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Pro-Thaksin party says enough parties sign on to form ruling Thai coalition

Pro-Thaksin party says enough parties sign on to form ruling Thai coalition

The Thai political party allied to deposed Prime Minister Thaksin Shinawatra said Monday that it has recruited enough other parties to form a coalition government, but the claim drew immediate skepticism from its top rival.
According to the latest results, the pro-Thaksin People's Power Party won 232 seats in Sunday's general election, delivering a striking rebuke to the generals who ousted the billionaire populist Thaksin in a September 2006 coup d'etat.
To govern, it needs to join hands with at least one of the other six parties who won seats in order to have a majority in the 480-seat House of Representatives. But the second-place Democrat Party, with 165 seats according to the state Election Commission, is also trying to woo smaller parties to the same end.
PPP Secretary-General Surapong Suebwonglee said at a news conference that enough parties had agreed to an alliance to form a coalition with more than half the house seats. The house is supposed to convene within one month of the election.
"After counting the number of parties that have responded and having more than half the seats, there is no problem in forming a government," he said, adding that they should be able to form a stable government with 280-300 seats.
Surapong said he will reveal the names of the would-be partners only after Jan. 3, when the state Election Commission is expected to certify the voting results.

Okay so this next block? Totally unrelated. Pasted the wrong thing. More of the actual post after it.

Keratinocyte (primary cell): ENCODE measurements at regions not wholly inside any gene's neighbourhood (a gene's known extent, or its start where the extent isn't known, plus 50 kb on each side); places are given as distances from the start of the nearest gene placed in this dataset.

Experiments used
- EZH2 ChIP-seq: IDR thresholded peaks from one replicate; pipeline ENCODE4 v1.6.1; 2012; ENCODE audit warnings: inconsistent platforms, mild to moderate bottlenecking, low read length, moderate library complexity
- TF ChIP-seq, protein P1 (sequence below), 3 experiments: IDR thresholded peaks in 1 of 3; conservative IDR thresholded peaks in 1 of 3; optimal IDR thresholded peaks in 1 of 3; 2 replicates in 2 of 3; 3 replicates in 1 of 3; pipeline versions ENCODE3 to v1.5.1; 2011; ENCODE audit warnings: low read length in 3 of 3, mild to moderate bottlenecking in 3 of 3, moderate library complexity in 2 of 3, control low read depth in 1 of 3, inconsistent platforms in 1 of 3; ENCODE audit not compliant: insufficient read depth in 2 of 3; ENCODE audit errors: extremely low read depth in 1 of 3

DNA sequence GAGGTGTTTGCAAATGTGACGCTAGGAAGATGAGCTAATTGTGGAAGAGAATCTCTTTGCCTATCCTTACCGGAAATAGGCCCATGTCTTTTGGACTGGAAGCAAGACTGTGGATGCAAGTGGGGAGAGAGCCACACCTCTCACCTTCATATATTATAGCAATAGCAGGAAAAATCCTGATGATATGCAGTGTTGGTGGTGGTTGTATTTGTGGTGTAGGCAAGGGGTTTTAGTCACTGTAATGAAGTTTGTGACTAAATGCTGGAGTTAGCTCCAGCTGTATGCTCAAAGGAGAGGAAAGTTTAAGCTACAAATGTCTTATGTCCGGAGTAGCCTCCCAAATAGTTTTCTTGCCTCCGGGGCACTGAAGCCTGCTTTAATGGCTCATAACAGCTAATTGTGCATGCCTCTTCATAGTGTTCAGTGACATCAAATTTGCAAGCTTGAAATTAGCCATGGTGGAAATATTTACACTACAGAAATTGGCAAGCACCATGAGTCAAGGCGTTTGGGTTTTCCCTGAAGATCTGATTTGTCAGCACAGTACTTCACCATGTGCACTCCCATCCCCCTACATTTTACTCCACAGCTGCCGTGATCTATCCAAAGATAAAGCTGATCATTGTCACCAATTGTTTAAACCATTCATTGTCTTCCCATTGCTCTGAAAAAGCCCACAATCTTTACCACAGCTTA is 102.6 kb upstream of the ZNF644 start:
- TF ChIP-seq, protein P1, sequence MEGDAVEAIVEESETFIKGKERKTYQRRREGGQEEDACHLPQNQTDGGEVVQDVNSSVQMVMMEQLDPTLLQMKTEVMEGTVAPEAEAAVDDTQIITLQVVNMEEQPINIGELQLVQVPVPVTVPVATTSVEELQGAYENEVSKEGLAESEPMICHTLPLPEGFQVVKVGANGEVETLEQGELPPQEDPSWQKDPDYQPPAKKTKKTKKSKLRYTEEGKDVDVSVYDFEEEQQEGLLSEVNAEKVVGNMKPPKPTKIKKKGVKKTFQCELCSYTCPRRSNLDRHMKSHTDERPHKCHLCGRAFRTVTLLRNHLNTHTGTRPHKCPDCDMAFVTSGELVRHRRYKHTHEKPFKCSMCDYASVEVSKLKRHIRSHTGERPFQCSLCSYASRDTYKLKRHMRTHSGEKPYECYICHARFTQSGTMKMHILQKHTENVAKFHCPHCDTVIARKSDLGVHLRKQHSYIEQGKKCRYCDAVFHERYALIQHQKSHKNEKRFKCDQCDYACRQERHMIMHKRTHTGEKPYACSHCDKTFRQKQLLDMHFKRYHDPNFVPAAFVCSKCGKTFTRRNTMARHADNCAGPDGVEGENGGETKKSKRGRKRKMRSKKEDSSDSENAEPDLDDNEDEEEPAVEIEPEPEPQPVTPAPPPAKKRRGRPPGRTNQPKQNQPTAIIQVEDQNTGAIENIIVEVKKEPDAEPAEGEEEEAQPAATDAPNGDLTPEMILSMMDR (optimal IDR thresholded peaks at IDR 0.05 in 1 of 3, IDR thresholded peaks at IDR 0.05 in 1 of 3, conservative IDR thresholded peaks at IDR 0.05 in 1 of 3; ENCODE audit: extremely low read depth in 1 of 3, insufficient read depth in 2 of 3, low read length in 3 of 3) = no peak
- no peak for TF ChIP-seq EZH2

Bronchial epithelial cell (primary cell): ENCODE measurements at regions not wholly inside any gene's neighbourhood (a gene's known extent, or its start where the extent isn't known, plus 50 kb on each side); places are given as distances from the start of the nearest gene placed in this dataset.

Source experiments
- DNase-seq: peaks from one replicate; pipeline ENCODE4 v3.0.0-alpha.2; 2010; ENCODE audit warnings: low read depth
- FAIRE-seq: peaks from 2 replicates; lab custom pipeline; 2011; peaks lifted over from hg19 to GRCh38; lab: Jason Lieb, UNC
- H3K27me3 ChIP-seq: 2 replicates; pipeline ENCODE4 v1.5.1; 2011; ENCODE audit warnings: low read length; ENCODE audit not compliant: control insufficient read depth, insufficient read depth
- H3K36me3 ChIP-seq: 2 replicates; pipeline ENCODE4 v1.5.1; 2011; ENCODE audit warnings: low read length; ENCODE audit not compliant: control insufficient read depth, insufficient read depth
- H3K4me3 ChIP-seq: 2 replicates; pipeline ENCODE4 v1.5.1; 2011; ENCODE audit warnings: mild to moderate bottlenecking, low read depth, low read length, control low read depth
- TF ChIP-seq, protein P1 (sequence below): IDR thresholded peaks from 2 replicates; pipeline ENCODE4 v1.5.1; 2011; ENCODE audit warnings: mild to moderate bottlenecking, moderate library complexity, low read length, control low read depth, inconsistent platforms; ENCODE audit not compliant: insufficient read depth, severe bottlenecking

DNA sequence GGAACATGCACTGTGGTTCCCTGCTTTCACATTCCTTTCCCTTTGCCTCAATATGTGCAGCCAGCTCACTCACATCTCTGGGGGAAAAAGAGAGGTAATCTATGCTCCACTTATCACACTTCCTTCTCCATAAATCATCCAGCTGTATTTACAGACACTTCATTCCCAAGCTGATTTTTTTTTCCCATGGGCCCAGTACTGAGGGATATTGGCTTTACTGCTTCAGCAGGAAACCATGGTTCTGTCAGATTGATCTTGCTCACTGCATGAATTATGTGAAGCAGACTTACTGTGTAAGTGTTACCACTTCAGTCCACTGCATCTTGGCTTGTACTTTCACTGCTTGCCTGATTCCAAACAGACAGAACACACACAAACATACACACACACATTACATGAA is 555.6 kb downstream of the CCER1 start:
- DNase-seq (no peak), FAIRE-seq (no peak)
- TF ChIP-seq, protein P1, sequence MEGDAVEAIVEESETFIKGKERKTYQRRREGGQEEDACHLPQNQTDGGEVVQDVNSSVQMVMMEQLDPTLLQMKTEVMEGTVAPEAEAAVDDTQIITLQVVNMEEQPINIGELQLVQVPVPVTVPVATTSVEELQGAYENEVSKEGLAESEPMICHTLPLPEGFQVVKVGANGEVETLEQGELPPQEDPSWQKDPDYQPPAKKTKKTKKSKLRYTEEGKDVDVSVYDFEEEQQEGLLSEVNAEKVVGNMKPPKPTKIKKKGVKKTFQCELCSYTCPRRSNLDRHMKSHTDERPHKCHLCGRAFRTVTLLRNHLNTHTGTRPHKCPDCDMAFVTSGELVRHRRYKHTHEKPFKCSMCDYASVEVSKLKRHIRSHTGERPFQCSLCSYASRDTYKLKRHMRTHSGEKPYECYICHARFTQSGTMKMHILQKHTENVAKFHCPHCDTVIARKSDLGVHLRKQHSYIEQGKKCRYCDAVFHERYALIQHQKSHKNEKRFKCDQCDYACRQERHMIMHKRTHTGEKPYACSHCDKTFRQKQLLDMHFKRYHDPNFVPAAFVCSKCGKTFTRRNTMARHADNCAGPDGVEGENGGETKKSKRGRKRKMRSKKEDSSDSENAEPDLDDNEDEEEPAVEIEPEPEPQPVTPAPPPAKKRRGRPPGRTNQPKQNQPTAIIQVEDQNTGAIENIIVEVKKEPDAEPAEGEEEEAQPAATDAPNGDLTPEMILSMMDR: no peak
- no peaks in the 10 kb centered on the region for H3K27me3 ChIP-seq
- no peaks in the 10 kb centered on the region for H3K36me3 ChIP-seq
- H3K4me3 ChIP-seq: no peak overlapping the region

Surapong's statement was greeted with skepticism by Democrat Secretary-General Suthep Thueksuban, who said the PPP's claim would be credible only when all the party leaders involved announced it publicly at a joint press conference.
Even if the PPP has concluded a deal, it could fall apart if enough of the party's candidates are disqualified for electoral violations such as vote-buying.
Election Commissioner Sodsri Sathayatham said at least 24 winners could be disqualified, while new voting might be necessary in a dozen cases.
The commission, which will meet Wednesday to begin investigations, was barraged by hundreds of complaints of vote-buying and other violations of electoral law. It did not specify which parties' candidates were involved.
The result of Sunday's polls appeared to be a recipe for political instability, just beginning with the wheeling and dealing to build a coalition.
The key party is the third-place Chart Thai, which captured 37 seats. It is led by veteran politician Banharn Silpa-archa, a former prime minister.
Earlier, PPP spokesman Kuthep Saikrajang said the PPP was eyeing Chart Thai and another smaller party as partners.
"I will certainly be the prime minister," PPP leader Samak Sundaravej said at a jubilant Sunday night news conference.
"If PPP cannot form a government, then it will be our turn," Democrat Party leader Abhisit Vejajjiva said outside his party's headquarters Monday. "If it is clear that the PPP cannot put together a majority, obviously I am ready to lead a coalition."